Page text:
Wisdom from Calvin (plus a cop out?)

Here is a great theological exposition of Lamentations 3:33 from John Calvin. But it is hard not to think that he cops out at the end.

Lam 3:33. "For he [Yhwh] does not afflict willingly nor grieve the children of men."

'This is another confirmation of the same truth, that God takes no delight in the evils or miseries of men. It is indeed a strong mode of speaking which the Prophet [Jeremiah] adopts, but very suitable. God, we know, puts on, as it were, our form or manner, for he cannot be comprehended in his inconceivable glory by human minds. Hence it is that he transfers to himself what properly can only apply to men. God surely never acts unwillingly nor feignedly: how then is that suitable which Jeremiah declares, – that God does not afflict from his heart?

But God, as already said, does here assume the character of man; for though he afflicts us with sorrow as he pleases, yet true it is that he delights not in the miseries of men; for if a father desires to benefit his own children, and deals kindly with them, what ought we to think of our heavenly Father? ‘Ye’, says Christ, ‘who are evil, know how to do good to your children,’ (Matt 7:11). What then are we to expect from the very fountain of goodness? As, then, parents are not willingly angry with their children, nor handle them roughly, there is no doubt but that God never punishes men except when he is constrained.

There is, as I have said, an impropriety in the expression, but it is enough to know, that God derives no pleasure from the miseries of men, as profane men say, who utter such blasphemies as these, that we are like balls with which God plays, and that we are exposed to many evils, because God wishes to have as it were, a pleasant and delectable spectacle in looking on the innumerable afflictions, and at length on the death of men.

That such thoughts, then, might not tempt us to unbelief, the Prophet here puts a check on us, and declares that God does not afflict from his heart, that is, willingly, as though he delighted in the evils of men, as a judge, who, when he ascends his throne and condemns the guilty to death, does not do this from his heart, because he wishes all to be innocent, and thus to have a reason for acquitting them; but yet he willingly condemns the guilty, because this is his duty. So also God, when he adopts severity towards men, he indeed does so willingly, because he is the judge of the world; but he does not do so from the heart, because he wishes all to be innocent – for far away from him is all fierceness and cruelty; and as he regards men with paternal love, so also he would have them to be saved, were they not as it were by force to drive him to rigour.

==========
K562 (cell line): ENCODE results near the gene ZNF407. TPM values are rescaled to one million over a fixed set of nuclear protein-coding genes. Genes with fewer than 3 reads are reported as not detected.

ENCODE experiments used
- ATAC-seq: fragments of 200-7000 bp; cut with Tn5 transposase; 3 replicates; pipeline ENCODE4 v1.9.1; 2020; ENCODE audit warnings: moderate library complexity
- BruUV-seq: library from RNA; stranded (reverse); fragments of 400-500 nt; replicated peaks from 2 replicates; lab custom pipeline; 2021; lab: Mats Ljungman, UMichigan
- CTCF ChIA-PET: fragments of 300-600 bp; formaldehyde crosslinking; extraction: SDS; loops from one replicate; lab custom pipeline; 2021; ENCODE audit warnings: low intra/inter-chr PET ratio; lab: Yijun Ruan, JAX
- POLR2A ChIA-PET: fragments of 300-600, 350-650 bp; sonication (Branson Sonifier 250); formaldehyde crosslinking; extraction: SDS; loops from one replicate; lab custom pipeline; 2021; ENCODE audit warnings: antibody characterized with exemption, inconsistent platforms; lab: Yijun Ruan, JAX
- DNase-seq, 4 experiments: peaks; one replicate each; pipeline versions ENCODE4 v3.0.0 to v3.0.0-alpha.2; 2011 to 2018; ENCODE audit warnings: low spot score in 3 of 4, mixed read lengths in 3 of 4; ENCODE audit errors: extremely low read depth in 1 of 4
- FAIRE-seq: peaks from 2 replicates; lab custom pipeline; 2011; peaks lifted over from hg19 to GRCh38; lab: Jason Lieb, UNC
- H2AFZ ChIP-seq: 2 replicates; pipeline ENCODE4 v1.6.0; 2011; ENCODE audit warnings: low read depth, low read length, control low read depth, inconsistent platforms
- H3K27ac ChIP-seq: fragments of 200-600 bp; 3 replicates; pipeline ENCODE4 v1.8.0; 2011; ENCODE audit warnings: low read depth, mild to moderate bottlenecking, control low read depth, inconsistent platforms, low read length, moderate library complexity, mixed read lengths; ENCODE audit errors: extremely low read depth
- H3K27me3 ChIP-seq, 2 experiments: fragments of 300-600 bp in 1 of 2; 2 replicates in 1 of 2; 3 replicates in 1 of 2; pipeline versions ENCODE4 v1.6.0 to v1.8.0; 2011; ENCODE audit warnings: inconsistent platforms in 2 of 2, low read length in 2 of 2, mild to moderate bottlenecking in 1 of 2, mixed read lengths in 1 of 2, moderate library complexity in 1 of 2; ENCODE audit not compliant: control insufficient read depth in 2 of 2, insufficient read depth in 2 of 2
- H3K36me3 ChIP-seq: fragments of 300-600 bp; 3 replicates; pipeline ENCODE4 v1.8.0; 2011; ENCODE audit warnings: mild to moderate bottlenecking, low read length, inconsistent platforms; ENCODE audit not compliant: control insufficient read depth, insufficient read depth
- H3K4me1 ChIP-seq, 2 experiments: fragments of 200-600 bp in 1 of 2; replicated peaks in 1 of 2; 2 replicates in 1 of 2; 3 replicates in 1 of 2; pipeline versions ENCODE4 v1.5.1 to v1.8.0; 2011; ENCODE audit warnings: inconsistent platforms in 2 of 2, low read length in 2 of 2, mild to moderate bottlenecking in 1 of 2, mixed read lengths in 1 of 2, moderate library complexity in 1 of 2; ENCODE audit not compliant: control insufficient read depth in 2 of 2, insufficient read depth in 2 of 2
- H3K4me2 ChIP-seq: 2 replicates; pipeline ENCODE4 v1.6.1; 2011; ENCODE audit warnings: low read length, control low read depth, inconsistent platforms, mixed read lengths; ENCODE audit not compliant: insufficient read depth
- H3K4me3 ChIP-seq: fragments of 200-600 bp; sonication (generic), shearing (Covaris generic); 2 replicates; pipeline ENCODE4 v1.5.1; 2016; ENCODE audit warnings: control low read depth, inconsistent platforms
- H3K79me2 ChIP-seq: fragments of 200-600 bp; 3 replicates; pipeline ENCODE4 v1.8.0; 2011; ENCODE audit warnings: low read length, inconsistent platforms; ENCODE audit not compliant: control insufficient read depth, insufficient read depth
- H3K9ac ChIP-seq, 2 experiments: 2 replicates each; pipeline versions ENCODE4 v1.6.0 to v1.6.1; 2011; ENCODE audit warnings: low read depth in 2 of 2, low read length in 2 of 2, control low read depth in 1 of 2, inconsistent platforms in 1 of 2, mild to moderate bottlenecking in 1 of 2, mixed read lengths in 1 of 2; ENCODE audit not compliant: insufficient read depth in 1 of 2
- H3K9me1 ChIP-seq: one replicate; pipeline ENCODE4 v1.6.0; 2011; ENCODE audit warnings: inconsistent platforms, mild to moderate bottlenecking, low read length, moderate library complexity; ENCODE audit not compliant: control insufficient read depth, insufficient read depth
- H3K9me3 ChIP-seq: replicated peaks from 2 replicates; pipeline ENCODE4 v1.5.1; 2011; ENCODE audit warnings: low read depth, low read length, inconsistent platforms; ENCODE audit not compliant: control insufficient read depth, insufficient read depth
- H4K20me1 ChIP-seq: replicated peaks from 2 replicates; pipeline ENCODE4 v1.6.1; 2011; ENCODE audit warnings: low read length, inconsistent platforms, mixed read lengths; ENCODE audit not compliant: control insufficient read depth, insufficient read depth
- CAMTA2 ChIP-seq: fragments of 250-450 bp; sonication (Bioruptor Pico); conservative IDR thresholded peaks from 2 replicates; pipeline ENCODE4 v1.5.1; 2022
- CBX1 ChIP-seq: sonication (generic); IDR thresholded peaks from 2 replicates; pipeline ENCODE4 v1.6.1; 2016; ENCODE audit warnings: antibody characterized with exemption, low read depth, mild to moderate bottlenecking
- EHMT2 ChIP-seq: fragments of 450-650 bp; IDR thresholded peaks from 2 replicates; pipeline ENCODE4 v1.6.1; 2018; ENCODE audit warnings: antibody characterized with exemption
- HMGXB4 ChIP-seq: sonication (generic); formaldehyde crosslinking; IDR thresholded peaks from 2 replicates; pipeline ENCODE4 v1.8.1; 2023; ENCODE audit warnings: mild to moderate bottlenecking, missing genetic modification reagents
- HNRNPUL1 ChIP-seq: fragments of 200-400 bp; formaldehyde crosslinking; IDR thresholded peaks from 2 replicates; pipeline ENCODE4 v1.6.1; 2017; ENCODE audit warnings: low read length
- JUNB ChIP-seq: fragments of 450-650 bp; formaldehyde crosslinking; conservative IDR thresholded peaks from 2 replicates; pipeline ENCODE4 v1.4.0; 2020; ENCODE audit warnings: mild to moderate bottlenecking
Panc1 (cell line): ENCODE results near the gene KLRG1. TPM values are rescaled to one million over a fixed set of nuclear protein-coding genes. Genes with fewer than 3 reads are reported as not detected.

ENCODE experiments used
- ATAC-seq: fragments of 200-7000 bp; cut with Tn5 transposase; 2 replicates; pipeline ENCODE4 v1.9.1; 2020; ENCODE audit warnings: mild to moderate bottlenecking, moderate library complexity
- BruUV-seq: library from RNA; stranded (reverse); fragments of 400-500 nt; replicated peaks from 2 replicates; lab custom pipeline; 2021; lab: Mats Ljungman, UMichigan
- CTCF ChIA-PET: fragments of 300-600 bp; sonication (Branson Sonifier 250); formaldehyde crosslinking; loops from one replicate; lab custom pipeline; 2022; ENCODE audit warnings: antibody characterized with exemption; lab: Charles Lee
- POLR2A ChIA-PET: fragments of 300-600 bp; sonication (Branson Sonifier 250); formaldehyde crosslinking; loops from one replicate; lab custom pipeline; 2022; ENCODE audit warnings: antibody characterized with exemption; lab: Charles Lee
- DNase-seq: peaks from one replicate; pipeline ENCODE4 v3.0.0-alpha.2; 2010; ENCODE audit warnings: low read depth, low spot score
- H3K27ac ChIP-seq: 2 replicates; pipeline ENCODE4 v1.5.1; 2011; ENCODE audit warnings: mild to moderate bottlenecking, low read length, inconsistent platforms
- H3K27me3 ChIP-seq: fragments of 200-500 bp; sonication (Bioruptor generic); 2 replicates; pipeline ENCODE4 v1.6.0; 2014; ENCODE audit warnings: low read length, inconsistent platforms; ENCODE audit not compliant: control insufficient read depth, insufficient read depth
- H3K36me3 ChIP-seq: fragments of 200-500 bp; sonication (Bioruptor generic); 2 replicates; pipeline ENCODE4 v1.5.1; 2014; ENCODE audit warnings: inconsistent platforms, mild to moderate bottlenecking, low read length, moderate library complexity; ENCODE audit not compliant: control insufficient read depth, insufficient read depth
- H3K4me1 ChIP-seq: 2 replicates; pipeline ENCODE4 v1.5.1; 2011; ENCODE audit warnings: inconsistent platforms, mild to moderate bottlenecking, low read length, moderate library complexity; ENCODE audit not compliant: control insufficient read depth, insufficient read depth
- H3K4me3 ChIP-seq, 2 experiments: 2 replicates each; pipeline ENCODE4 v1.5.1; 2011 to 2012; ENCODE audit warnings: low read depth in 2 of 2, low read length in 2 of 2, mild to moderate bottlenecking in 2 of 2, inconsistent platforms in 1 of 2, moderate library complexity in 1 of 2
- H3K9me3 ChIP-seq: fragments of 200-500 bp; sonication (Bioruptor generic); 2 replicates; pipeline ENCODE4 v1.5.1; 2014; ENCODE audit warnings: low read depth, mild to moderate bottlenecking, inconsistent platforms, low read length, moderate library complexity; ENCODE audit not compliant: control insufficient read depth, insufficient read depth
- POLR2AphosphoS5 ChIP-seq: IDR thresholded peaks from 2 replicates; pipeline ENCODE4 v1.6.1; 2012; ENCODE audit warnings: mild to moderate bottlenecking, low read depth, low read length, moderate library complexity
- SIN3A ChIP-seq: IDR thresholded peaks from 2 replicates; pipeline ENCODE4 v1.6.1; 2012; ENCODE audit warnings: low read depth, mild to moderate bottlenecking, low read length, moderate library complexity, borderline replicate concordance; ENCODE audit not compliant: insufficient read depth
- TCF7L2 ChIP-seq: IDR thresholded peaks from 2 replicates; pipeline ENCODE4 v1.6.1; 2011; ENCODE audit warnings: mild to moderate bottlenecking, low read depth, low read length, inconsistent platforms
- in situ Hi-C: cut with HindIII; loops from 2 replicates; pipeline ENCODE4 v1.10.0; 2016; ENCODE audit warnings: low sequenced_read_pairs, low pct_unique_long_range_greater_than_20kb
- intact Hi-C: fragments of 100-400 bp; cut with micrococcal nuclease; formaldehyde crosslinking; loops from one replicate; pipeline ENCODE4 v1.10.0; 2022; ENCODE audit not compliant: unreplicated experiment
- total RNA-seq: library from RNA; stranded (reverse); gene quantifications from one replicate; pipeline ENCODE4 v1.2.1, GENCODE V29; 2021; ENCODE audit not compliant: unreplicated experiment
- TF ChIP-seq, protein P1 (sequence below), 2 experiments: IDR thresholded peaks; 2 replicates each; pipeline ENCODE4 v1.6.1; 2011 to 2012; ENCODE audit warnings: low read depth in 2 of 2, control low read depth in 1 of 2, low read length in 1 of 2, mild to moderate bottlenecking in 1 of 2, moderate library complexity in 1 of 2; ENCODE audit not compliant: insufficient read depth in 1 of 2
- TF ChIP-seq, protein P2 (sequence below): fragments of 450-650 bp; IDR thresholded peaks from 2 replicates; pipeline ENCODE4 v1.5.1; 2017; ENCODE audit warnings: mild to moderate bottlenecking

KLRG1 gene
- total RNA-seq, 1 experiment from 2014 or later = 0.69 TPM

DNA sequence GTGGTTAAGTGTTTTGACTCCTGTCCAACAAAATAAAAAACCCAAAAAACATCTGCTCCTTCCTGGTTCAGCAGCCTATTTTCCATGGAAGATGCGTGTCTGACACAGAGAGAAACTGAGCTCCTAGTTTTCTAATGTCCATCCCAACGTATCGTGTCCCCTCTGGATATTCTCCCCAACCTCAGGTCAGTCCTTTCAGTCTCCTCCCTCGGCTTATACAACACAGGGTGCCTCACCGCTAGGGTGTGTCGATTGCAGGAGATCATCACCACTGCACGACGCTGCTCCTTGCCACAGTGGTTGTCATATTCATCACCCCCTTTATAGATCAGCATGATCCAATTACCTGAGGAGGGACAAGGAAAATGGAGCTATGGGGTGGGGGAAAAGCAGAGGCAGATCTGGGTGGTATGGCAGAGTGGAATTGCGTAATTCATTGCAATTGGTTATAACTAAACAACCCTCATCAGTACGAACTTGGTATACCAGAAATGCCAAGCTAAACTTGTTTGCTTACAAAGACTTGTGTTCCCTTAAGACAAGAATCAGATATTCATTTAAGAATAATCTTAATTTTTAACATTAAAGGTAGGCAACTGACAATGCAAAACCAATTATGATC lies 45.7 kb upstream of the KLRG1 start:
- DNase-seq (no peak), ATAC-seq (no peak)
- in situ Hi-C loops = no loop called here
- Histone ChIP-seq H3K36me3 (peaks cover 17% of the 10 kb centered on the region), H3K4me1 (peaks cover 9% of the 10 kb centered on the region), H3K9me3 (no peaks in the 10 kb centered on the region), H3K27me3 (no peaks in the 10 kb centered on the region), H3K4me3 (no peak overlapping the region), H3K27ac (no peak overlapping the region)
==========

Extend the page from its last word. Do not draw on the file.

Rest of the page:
And this feeling he also expresses in Isaiah, ‘Ah! I will take consolation from mine adversaries’ (Isa 1:24). He calls them adversaries who so often provoked him by their obstinacy; yet he was led unwillingly to punish their sins, and hence he employed a particle expressive of grief, and exclaimed ‘Ah!’ as a father who wishes his son to be innocent, and yet is compelled to be severe with him.

Fabulous stuff! Three cheers for Calvin (again!). But then comes the possible cop out

But however true this doctrine may be, taken generally, there is yet no doubt but that the Prophet here addresses only the faithful; and doubtless this privilege peculiarly belongs to God’s children, as it has been shown before.

Sure - the text is addressed to Israel (not sure how faithful they were but they were elect) but does it follow from that that this privilage only belongs to God's children? Calvin was applying his points universally as general claims about God's way with humanity and then he suddenly pulls the rug from under his own feet. Apparently God does not punish the faithful for fun but it turns out that he might punish the unfaithful for pleasure.

I hope that Calvin is wrong. Actually that's a lie. I'm sure that he's wrong. But I love him still!


Bernard said…
Hi Robin,

Just a quick thought. Is Calvin using the word 'peculiarly', in the sense of, 'particularly', or in the sense of 'solely'? If in the sense of 'particularly' then he seems to be emphasising that this attitude of God, which is towards all, is towards His people in particular.


Robin Parry said…

Lovely to hear you. Calvin may have meant that but I wonder if his logic does not entail precisely what I said. Here's why:

In Calvin's exposition of Lamentations 3 (which is excellent) he speaks at great length of God's soverignty over all events including the sinful deeds of the wicked. OK - fine.

Here he tells us that God punishes the wicked because he is judge (again - fine).

But my problem is this: here he says that God would rather save the wicked than punish them but the sinners force him to punish them beause of their sin.

Hold on! If God has the kind of sovereign power that Calvin says he has and if he really desires that sinners repent then ... he would enable them to repent. God is not held hostage by the sinful desires of people. If he wants to save sinners then he will. If he does not it is because he does not choose to.

So the fact that God does not cause all sinners to repent makes me think that Calvin is restricting his claims to the elect.
Chris said…
Hi Robin,

It's a pleasure to come across your website, and to see that you work with Paternoster. I'm an editor with Moody Publishers here in Chicago. I've just started a blog myself called Cloud of Witnesses
(http://greatcloud.wordpress.com/) that you might be interested in. I write on theology, philosophy, and writing and books.
I'm always looking for blogs written by people in Christian publishing, so I'm glad I found yours!

Take care,
Chris Reese

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